Five Little Pigs: Poirot sets out to solve a murder committed 16 years ago. He considers the five living suspects like the five little pigs; the rhyme comes up every time he meets another suspect.

The Name of the Rose: I admit, I had to read a bit more into this one. I knew there was some sort of connection with language, since the mystery fixates upon the danger of language and ideas.  How fitting, then, that Eco found a poem reflecting that a thing destroyed is preserved in its name. I found Eco’s own explanation for the title:

 

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Eco states in the Postscript to the Name of the Rose that Bernard’s poem is also the source of the novel’s title and last line —

Stat rosa pristina nomine; nomina nuda tenemus.”
(Yesterday’s rose endures in its name; we hold empty names.)

— meaning that in this imperfect world, the only imperishable things are ideas.

“Since the publication of The Name of the Rose I have received a number of letters from readers who want to know the meaning of the final Latin hexameter, and why this hexameter inspired the book’s title. I answer that the verse is from De contemptu mundi by Bernard of Morlay, a twelfth-century Benedictine, whose poem is a variation on the “ubi sunt” theme (most familiar in Villon’s later “Mais ou sont les neiges d’antan”). But to the usual topos (the great of yesteryear, the once-famous cities, the lovely princesses: everything disappears into the void), Bernard adds that all these departed things leave (only, or at least) pure names behind them. I remember that Abelard used the example of the sentence “Nulla rosa est” to demonstrate how language can speak of both the nonexistent and the destroyed. And having said this, I leave the reader to arrive at his own conclusions.”

With Murder on the Links, however, golf had absolutely nothing to do with the crime. The setting bore no real influence upon the clues, the body, or even how characters moved about the scene of the crime. The course is where the murder just so happened to, well, happen. It could have been on the grounds of the mansion or in the ditch of the freeway–it would have made no difference.

Perhaps that, more than the title, was what bothered me. Or it was because the title gave importance to something that carried none–a red herring from the off.

I remember feeling annoyed like this once before with Louise Erdrich, an amazing American author whose award-winning novel Love Medicine was my one reading joy from those years in graduate school. It was a family drama spanning years–not normally my thing at all, but her portrayals of the Native American life and landscape gripped me from the start. I read more of her work after school, but stopped with Beet Queen. Why?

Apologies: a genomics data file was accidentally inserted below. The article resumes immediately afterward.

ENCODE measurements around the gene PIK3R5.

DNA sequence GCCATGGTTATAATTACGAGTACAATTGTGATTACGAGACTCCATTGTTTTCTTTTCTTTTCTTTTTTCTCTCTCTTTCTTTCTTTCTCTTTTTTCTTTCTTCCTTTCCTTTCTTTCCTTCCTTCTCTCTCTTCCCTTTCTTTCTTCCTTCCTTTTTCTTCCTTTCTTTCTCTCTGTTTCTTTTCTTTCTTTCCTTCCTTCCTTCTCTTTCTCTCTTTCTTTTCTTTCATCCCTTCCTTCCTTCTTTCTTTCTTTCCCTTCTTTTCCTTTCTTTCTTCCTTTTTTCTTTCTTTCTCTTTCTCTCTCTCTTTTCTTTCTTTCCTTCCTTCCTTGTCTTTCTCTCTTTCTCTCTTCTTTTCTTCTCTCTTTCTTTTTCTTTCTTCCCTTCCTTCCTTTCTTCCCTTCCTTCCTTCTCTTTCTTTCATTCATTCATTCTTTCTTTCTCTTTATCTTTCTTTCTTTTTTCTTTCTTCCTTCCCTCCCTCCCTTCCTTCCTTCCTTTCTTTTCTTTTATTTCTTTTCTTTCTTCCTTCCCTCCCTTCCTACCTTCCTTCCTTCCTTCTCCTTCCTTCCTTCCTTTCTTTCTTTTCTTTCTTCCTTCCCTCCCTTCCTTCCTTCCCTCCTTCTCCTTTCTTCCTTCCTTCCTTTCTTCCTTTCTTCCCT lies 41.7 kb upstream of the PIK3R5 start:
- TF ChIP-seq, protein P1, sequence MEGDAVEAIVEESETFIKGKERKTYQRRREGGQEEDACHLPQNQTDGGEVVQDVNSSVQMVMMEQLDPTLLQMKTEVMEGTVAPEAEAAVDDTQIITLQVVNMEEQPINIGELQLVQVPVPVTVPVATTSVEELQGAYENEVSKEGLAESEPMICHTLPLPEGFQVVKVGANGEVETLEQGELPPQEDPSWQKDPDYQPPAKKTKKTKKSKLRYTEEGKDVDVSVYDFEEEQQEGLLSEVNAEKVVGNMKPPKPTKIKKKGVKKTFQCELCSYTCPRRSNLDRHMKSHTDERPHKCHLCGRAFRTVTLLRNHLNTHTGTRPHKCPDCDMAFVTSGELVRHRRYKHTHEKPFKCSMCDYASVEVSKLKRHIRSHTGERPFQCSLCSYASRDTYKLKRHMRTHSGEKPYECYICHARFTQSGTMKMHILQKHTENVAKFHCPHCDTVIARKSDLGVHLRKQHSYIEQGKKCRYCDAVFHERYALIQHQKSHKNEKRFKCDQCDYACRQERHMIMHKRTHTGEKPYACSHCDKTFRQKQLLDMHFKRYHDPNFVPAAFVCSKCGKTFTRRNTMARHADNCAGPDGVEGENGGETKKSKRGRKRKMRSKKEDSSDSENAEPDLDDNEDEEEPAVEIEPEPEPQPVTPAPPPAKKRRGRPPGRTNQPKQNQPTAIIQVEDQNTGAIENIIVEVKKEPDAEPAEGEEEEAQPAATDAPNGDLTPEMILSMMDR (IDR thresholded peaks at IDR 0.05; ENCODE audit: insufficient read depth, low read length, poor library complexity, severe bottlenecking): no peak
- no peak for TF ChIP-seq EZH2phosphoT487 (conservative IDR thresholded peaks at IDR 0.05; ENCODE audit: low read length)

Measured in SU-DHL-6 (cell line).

33315Because this Beet Queen chick didn’t show up until the last few pages, dammit!

Now granted, I can see now that wasn’t entirely true. The character who grows up to become the Beet Queen–the beauty queen of the town–is born halfway through the book, and the first half of the book is about the family into which she’s born–that’s typical Erdrich. At the time, I couldn’t understand why the title fixated upon that final moment, that social title bought by the girl’s family so that she could feel special at last. Now I can see that the title embodied the desperation of the family to do what it could for the love of this girl, to make her socially acceptable, to make her happy…and how this girl, a rather selfish brat, held it all in contempt. Family drama, spanning generations. The title fit.

Murder on the Links, a fine mystery, has a title that pays heed to the least important aspect of the crime. I suppose being bludgeoned by a five iron or discovering a collection of heads in a caddy’s locker would have all been a bit much, but it’s nice to see titles that connect on more than just a technical level.

What of your title? Does it embody the struggle, the hero, the villain? Does it give a wink and a nudge towards a special clue to reveal the truth? Or does it just hang there, stating its purpose and nothing more? After all, some stories have made such titles work brilliantly for them: The Lego Movie, The Peanuts Movie, The Care Bears Movie, The Lego Batman MovieBut notice how all these titles are a)geared for children using b)easily identifiable toys/characters OF their childhood for c)a visual presentation. Kids know they get to watch Legos, Snoopy, and so on. That’s all they want.

But in stories to be read, we want titles that grip and hold. Don’t warp that grip into a bait-and-switch. What influences the characters? What place affects the plot? What taunts your hero from afar, that if he could just push himself a little bit more, he can touch it, taste it, know it? Your answers hold the key to a title of relevance, spirit, and strength.